It has been suggested that, in the light of the announcement of the new leader of Castle Point council, that this blog post from July 2017 should be reproduced. It serves as a reminder of what will be expected from a new cpbc Local Plan, and also the expectations of local residents, all under the watchful eye of the Intervention Team.
Encouragingly Castle Point council have again refused permission to develop another Green Belt site.
This time at Catherine Road, Benfleet, where a wooded site had been cleared prior to a proposal for 6 detached houses.
Castle Point, as many will be aware, are without a recognised required 5 Year Housing Supply. At the development committee meeting it was reiterated that the “emerging” local Plan, will include a 5 Year Housing Supply, albeit supported by previously developed Green Belt being released for development. The question of deliverability will be the issue scrutinised by developers and an Inspector.
However, apparently less encouragingly this very week the Telegraph newspaper published a controversial article adding even more pressure from the government on local authorities to supply even more homes than previously expected, in areas such as Castle Point.
The Telegraph article reads;
“Families living in some of the most sought-after parts of the country will be forced to accept more homes being built near them to tackle the housing crisis, the Communities Secretary has said.
Sajid Javid said that he wants communities which have benefited from soaring property prices to play their part in solving the housing crisis.
New rules to force councils to increase their housing targets will be published in the next three weeks.
Mr Javid’s comments could be seen as a new assault on homeowners with a Nimby” – “Not In My Back Yard” – attitude towards new development. It could also prove controversial with grassroots Tory voters, many of whom live in affluent areas.
But last week, Damian Green, the First Secretary of State, said the Conservative Party had to focus on building affordable homes and creating jobs for “young metropolitan” voters if it wants to expand its support base and win the next general election.
Mr Green suggested that the Conservatives’ defeat (sic) at the general election last month was in part because they had allowed Jeremy Corbyn’s Labour party to seduce younger voters who have struggled to get onto the housing ladder.
Separately, ministers will say on Wednesday that towns and villages across England could get a share of £1billion a year to build bypasses and protect beauty spots from the “misery of lorries and thundering traffic”.
Mr Javid used a speech to council leaders to set out the Government’s plans to deal with the housing crisis and have “a much more frank, open discussion with local residents and communities” about housing.
This means wealthy communities living in areas “where housing is particularly unaffordable” have to accept that more homes needed to be built nearby.
He told council leaders at the Local Government Association’s annual conference: “Nothing is more corrosive to trust than the idea that some areas are being treated better than others.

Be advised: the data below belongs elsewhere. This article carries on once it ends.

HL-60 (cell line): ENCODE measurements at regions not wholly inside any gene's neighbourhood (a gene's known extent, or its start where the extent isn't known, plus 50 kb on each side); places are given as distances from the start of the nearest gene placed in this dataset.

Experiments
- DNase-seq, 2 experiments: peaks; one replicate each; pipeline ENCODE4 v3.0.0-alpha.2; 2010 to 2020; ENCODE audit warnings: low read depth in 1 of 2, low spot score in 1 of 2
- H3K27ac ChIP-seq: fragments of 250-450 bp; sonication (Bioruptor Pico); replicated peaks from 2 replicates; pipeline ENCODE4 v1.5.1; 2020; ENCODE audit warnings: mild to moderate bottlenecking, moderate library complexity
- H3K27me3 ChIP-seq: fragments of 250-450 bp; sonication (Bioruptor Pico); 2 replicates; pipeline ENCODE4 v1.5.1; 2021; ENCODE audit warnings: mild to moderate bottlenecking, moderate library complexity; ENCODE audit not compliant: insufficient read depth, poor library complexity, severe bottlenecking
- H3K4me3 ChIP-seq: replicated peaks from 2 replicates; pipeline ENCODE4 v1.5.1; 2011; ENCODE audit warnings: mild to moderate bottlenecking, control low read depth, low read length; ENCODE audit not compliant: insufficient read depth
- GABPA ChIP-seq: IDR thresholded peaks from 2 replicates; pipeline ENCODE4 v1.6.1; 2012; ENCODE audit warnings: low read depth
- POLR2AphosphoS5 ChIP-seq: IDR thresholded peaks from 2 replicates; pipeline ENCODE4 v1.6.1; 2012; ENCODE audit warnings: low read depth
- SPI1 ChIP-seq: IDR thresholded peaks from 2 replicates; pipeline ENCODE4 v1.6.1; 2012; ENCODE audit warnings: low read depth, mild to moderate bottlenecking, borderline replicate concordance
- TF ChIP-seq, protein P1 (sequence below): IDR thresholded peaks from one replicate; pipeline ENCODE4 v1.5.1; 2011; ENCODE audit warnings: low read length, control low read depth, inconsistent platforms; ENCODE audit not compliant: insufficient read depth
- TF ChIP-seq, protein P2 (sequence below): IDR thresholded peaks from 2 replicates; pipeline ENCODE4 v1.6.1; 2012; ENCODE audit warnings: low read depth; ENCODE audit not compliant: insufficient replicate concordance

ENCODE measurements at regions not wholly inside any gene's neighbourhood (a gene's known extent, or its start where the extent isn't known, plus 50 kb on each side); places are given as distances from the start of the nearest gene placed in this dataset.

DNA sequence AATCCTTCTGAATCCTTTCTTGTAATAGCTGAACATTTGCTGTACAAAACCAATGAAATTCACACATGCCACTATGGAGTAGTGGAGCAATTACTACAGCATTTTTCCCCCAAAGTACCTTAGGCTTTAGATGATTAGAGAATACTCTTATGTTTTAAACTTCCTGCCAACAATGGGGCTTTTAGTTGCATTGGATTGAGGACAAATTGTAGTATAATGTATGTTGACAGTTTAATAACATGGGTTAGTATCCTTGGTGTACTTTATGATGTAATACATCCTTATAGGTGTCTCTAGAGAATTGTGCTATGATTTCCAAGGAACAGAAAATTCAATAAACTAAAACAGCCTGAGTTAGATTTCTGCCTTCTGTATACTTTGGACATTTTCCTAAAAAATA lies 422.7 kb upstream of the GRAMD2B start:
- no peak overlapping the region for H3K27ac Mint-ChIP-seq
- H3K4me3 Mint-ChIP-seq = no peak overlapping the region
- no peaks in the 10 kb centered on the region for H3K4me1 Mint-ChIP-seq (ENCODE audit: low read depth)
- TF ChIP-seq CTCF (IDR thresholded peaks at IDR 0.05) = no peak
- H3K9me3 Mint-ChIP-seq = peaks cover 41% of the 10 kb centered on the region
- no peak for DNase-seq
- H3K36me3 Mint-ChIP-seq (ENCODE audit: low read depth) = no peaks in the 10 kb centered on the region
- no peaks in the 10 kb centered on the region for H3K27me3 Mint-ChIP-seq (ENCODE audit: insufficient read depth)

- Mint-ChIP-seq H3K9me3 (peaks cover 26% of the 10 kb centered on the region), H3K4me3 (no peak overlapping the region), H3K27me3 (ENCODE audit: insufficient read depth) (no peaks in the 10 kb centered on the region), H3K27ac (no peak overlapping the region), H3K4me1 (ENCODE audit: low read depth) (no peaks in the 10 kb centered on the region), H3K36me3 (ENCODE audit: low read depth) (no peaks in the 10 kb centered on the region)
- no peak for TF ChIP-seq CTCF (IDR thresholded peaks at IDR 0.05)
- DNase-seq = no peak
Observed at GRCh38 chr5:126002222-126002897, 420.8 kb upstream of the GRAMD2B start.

“Where housing is particularly unaffordable, local leaders need to take a long, hard, honest look to see if they are planning for the right number of homes.
One source at the department said part of the problem was that “you see more active groups locally contesting against decisions” in wealthy areas.
It comes six years after the Government clashed with rural campaigners over plans to make it easier to build on green belt land by relaxing planning laws in favour of developers.
Mr Javid directly criticised Theresa May, the Prime Minister, along with her predecessors in Downing Street, for not doing more to provide enough homes for young families.
He said: “Since the 1970s – under Wilson, Callaghan, Thatcher, Major, Blair, Brown, Cameron and now May – we’ve supplied an average of 160,000 new homes each year. That’s far below what’s needed.”
A new Government consultation paper published this month will provide a “new way for councils to assess their local housing requirements”, Mr Javid said.
Councils are expected to be asked to commission an assessment of how much and what kind of housing is needed in their area. Councils will then use it to inform the housing target in the local plan which sets out where new homes can be built. The target will be reassessed every five years.
The new way of calculating housing need is expected to result in increases of up to 25 per cent in housing forecasts in the Home Counties, campaigners fear.
Mr Javid said: “Our aim is simple: to ensure these plans begin life as they should, with an honest, objective assessment of how much housing is required.
“That means a much more frank, open discussion with local residents and communities.”
The new initiative for more homes would involve “courage to both conceive and execute”, he said: “There will be tough decisions, difficult conversations. But that is what political leadership is about.”
Mr Javid said ministers would ensure that the extra schools, roads and doctors’ surgeries for the new homes would be built.
A spokesman for Mr Javid’s department said: “We want to make sure that local plans are based on an honest assessment of the need for new homes in local authority areas, and are formed in a transparent way that gives communities a strong voice to shape their area.”
Article by Christopher Hope, Chief Political Correspondent 4 July 2017
Photograph, illustrative purposes only.